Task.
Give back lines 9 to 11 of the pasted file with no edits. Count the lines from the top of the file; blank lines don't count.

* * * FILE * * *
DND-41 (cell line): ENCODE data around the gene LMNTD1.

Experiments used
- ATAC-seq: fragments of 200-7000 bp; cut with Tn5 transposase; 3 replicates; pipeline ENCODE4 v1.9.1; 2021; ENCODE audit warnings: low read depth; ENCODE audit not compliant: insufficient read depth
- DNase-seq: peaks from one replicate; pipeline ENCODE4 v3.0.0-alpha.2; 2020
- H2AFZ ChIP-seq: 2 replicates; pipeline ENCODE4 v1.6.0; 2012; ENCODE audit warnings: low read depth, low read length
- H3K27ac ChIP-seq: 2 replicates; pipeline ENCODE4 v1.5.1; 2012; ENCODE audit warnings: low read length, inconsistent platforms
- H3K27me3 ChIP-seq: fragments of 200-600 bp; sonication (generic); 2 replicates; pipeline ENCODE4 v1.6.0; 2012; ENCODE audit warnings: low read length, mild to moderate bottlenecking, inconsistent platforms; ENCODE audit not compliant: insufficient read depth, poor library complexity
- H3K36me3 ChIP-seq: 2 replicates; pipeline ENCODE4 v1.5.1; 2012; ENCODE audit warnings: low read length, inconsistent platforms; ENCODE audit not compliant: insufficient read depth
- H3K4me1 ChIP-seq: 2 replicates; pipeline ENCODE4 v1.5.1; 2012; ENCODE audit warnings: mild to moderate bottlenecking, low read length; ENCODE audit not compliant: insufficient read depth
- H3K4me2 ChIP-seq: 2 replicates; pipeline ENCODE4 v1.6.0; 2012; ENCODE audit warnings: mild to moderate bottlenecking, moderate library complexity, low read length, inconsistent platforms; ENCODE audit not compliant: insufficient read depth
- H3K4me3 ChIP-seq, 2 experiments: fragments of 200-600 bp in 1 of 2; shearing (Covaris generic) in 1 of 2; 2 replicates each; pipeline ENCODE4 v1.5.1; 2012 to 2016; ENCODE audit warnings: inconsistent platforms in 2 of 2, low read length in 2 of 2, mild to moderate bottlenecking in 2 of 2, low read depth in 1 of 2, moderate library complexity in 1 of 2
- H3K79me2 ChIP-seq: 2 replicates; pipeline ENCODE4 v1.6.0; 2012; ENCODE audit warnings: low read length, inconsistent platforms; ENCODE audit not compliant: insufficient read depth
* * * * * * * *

- H3K4me1 ChIP-seq: 2 replicates; pipeline ENCODE4 v1.5.1; 2012; ENCODE audit warnings: mild to moderate bottlenecking, low read length; ENCODE audit not compliant: insufficient read depth
- H3K4me2 ChIP-seq: 2 replicates; pipeline ENCODE4 v1.6.0; 2012; ENCODE audit warnings: mild to moderate bottlenecking, moderate library complexity, low read length, inconsistent platforms; ENCODE audit not compliant: insufficient read depth
- H3K4me3 ChIP-seq, 2 experiments: fragments of 200-600 bp in 1 of 2; shearing (Covaris generic) in 1 of 2; 2 replicates each; pipeline ENCODE4 v1.5.1; 2012 to 2016; ENCODE audit warnings: inconsistent platforms in 2 of 2, low read length in 2 of 2, mild to moderate bottlenecking in 2 of 2, low read depth in 1 of 2, moderate library complexity in 1 of 2